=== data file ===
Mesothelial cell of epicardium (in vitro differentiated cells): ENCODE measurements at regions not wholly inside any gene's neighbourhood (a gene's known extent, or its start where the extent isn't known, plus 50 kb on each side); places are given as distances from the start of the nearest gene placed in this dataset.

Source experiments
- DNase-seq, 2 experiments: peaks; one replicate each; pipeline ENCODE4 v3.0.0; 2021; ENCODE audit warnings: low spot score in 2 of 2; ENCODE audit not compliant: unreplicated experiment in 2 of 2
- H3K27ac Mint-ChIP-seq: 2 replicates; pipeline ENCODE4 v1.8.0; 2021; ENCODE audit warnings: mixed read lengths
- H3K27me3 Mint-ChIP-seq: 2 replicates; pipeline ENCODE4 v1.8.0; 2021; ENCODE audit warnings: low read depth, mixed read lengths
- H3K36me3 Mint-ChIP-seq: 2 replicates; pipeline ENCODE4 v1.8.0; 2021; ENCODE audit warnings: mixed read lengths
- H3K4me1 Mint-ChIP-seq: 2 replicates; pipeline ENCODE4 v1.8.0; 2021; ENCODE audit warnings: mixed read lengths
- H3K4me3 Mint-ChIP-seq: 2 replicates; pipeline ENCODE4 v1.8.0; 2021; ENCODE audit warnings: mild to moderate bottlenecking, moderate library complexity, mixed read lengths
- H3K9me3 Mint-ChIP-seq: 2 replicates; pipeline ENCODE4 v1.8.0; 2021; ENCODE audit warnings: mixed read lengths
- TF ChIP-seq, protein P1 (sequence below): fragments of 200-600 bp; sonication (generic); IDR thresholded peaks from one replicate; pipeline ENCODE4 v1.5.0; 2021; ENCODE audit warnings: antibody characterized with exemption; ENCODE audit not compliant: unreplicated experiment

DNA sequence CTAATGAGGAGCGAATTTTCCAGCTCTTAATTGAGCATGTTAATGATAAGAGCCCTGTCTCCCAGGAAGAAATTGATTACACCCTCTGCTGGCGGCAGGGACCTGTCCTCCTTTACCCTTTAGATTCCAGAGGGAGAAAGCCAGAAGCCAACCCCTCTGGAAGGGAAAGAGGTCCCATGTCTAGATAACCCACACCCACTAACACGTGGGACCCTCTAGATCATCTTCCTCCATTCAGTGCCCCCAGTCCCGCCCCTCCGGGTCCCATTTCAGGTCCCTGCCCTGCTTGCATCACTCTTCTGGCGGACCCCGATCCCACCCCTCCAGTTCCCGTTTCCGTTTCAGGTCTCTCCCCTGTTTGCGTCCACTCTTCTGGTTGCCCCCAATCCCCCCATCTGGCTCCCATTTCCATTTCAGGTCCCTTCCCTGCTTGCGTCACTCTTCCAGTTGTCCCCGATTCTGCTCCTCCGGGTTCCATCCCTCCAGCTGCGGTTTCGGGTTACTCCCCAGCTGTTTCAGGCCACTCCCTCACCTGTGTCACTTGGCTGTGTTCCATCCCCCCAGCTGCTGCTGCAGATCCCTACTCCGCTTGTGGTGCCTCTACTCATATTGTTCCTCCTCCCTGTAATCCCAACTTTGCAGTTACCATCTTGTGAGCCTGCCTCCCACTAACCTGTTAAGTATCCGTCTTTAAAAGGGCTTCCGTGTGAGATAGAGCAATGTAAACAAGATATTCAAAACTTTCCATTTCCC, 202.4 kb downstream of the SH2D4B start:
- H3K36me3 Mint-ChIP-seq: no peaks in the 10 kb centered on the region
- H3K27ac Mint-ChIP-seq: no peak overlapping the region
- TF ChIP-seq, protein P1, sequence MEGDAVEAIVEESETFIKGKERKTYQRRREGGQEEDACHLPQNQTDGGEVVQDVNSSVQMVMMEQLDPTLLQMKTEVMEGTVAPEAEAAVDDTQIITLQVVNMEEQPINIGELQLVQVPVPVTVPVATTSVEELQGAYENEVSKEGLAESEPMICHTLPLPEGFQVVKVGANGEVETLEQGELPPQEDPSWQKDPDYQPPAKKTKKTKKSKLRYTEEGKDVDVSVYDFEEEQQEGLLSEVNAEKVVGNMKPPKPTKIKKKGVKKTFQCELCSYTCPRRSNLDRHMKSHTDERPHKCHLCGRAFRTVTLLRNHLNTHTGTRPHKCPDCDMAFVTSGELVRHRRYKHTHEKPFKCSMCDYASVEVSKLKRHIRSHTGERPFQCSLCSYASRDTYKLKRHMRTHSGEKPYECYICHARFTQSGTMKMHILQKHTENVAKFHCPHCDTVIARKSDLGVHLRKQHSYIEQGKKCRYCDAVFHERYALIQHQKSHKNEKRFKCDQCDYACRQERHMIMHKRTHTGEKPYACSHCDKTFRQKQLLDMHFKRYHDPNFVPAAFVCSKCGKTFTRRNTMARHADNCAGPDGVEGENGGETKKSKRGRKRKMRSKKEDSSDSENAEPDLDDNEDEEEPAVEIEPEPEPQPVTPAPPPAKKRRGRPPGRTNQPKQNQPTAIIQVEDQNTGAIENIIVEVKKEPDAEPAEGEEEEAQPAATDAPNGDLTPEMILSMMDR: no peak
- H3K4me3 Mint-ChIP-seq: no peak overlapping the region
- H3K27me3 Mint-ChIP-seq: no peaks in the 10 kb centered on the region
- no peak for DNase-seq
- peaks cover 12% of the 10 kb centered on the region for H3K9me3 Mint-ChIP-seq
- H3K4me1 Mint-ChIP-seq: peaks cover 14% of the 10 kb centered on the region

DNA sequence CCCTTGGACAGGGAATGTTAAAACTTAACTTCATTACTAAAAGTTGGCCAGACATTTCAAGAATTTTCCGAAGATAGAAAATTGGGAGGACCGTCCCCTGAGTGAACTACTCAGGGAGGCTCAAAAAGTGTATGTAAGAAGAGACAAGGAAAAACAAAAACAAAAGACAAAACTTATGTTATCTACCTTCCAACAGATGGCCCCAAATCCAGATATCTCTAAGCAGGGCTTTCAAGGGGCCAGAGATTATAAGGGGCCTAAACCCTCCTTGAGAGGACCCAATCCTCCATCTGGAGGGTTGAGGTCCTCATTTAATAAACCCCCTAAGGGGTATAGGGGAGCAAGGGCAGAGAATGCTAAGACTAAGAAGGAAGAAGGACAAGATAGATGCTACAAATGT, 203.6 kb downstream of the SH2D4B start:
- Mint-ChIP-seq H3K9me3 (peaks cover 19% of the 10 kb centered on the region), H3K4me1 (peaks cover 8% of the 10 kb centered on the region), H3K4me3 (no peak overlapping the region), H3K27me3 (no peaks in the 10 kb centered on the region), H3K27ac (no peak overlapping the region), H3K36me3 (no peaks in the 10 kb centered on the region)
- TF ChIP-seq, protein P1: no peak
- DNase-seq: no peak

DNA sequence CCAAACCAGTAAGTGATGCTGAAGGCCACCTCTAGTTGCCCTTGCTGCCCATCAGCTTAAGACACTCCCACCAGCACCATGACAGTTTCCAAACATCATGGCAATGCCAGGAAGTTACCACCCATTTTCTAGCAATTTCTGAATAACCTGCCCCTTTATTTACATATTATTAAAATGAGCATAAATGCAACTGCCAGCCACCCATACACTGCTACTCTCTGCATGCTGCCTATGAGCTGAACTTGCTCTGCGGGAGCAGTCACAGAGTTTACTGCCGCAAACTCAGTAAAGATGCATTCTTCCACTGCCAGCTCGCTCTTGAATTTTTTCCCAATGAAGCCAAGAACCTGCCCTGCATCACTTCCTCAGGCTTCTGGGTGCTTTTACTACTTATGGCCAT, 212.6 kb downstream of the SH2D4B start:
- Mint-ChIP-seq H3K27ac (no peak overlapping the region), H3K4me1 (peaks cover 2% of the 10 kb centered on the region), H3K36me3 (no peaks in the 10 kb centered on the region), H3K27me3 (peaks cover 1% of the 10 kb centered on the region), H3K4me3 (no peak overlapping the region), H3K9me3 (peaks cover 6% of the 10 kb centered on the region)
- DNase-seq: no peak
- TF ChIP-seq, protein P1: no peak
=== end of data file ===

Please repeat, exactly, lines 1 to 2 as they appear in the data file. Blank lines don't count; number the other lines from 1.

Mesothelial cell of epicardium (in vitro differentiated cells): ENCODE measurements at regions not wholly inside any gene's neighbourhood (a gene's known extent, or its start where the extent isn't known, plus 50 kb on each side); places are given as distances from the start of the nearest gene placed in this dataset.

Source experiments